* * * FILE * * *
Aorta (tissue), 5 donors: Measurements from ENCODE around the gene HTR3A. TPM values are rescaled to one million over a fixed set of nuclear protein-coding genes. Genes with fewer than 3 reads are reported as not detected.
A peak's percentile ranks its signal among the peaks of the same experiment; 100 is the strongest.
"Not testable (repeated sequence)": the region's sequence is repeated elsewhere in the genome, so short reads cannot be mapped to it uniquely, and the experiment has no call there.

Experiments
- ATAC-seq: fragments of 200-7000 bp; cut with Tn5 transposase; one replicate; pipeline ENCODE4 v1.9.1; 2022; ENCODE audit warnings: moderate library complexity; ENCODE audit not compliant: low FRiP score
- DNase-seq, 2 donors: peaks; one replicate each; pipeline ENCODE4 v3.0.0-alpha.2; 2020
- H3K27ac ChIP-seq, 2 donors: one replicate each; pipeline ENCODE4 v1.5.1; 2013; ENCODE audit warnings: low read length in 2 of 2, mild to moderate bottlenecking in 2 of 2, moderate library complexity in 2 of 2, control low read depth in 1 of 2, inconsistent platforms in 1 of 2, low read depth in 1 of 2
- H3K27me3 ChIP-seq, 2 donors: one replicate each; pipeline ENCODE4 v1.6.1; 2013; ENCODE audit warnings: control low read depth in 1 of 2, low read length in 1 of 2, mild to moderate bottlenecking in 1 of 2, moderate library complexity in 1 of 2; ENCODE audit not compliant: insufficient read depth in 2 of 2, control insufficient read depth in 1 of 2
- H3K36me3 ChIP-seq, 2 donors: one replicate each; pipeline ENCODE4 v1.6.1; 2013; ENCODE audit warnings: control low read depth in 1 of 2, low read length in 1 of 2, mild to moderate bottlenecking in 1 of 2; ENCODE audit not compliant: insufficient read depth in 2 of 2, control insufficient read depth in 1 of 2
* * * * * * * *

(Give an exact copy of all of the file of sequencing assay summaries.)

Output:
Aorta (tissue), 5 donors: Measurements from ENCODE around the gene HTR3A. TPM values are rescaled to one million over a fixed set of nuclear protein-coding genes. Genes with fewer than 3 reads are reported as not detected.
A peak's percentile ranks its signal among the peaks of the same experiment; 100 is the strongest.
"Not testable (repeated sequence)": the region's sequence is repeated elsewhere in the genome, so short reads cannot be mapped to it uniquely, and the experiment has no call there.

Experiments
- ATAC-seq: fragments of 200-7000 bp; cut with Tn5 transposase; one replicate; pipeline ENCODE4 v1.9.1; 2022; ENCODE audit warnings: moderate library complexity; ENCODE audit not compliant: low FRiP score
- DNase-seq, 2 donors: peaks; one replicate each; pipeline ENCODE4 v3.0.0-alpha.2; 2020
- H3K27ac ChIP-seq, 2 donors: one replicate each; pipeline ENCODE4 v1.5.1; 2013; ENCODE audit warnings: low read length in 2 of 2, mild to moderate bottlenecking in 2 of 2, moderate library complexity in 2 of 2, control low read depth in 1 of 2, inconsistent platforms in 1 of 2, low read depth in 1 of 2
- H3K27me3 ChIP-seq, 2 donors: one replicate each; pipeline ENCODE4 v1.6.1; 2013; ENCODE audit warnings: control low read depth in 1 of 2, low read length in 1 of 2, mild to moderate bottlenecking in 1 of 2, moderate library complexity in 1 of 2; ENCODE audit not compliant: insufficient read depth in 2 of 2, control insufficient read depth in 1 of 2
- H3K36me3 ChIP-seq, 2 donors: one replicate each; pipeline ENCODE4 v1.6.1; 2013; ENCODE audit warnings: control low read depth in 1 of 2, low read length in 1 of 2, mild to moderate bottlenecking in 1 of 2; ENCODE audit not compliant: insufficient read depth in 2 of 2, control insufficient read depth in 1 of 2